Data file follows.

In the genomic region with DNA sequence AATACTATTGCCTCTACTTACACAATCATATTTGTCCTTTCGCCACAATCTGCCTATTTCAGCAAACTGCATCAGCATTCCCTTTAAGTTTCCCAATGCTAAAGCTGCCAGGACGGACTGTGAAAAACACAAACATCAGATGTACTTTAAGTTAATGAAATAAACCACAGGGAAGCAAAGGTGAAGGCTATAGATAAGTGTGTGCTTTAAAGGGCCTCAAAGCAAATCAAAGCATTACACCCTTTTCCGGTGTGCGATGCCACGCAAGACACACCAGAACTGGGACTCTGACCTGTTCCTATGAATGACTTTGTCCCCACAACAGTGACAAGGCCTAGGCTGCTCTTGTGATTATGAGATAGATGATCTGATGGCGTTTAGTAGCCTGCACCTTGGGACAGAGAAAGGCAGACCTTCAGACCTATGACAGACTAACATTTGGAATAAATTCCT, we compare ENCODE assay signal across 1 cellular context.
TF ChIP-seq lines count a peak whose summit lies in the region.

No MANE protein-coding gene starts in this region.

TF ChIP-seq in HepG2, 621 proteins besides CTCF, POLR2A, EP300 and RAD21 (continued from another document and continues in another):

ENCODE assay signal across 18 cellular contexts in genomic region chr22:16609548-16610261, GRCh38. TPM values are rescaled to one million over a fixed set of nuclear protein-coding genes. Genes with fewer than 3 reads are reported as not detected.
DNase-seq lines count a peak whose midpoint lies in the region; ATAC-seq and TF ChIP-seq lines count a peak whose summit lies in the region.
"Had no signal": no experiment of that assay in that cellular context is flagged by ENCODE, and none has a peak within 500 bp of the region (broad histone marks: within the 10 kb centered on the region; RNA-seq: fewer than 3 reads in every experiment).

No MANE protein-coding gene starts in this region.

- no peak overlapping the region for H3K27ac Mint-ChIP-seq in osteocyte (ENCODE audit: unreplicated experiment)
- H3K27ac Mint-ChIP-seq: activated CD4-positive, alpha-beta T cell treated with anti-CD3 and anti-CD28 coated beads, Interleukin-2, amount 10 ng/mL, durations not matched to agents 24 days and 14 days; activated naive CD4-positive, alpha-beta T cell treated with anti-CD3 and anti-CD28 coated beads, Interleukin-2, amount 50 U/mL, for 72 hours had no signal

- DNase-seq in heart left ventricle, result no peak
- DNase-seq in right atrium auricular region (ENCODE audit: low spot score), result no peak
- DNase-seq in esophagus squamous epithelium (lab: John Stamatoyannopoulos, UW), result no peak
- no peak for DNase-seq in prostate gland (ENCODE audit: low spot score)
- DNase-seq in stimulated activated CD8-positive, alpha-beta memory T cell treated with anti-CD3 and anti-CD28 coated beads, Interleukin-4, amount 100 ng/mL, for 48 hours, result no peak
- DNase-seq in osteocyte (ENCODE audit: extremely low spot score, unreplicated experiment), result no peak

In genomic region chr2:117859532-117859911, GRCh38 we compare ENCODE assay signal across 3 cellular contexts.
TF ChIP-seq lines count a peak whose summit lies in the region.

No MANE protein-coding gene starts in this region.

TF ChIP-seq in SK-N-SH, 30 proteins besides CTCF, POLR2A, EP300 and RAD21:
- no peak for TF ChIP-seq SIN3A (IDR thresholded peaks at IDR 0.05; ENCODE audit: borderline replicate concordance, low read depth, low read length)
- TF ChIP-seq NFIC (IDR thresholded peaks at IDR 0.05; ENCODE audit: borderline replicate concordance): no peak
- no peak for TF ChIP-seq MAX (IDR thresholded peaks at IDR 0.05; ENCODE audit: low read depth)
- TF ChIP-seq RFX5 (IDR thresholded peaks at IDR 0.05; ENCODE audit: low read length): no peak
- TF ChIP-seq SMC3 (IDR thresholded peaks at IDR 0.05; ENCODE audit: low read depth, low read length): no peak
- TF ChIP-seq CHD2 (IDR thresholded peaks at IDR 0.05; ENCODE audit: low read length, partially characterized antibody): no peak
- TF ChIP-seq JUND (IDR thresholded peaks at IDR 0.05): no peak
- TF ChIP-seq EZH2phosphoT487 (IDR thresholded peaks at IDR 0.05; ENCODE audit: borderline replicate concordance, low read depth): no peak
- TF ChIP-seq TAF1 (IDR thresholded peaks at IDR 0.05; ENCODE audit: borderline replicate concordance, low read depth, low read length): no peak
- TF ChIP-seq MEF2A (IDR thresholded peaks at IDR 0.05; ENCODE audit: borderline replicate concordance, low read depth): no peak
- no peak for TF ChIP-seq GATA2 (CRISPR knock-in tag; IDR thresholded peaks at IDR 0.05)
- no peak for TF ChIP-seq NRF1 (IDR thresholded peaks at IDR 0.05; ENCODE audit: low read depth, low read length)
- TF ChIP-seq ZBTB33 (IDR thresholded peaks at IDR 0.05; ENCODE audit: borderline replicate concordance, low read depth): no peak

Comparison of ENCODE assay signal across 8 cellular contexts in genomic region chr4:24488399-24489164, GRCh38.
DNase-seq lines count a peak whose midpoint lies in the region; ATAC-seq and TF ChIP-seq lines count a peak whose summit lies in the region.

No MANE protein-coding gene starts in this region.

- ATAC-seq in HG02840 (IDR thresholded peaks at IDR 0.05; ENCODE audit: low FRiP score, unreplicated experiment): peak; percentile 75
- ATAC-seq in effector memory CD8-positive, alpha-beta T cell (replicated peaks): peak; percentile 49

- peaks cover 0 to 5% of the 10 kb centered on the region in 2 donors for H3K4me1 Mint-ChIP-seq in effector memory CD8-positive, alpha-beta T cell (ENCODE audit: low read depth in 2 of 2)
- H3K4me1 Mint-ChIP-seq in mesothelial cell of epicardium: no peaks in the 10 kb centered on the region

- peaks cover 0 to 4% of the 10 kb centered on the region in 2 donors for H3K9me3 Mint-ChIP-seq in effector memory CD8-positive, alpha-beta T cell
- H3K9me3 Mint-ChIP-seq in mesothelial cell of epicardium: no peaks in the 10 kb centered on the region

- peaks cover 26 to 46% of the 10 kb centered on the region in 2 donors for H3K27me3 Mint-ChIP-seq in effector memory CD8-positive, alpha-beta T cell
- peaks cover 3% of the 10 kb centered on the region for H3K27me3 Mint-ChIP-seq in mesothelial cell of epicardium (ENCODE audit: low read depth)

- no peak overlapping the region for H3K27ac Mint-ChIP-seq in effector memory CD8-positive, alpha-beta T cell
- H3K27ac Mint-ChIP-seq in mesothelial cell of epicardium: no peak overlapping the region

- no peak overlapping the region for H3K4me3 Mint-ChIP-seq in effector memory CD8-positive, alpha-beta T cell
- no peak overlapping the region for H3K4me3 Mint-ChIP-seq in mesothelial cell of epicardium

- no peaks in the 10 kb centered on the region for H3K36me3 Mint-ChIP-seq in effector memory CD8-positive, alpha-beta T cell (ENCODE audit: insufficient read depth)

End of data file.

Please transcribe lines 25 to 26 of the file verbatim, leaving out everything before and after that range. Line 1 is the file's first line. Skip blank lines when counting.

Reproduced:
- TF ChIP-seq SMC3 (IDR thresholded peaks at IDR 0.05; ENCODE audit: low read depth, low read length): no peak
- TF ChIP-seq CHD2 (IDR thresholded peaks at IDR 0.05; ENCODE audit: low read length, partially characterized antibody): no peak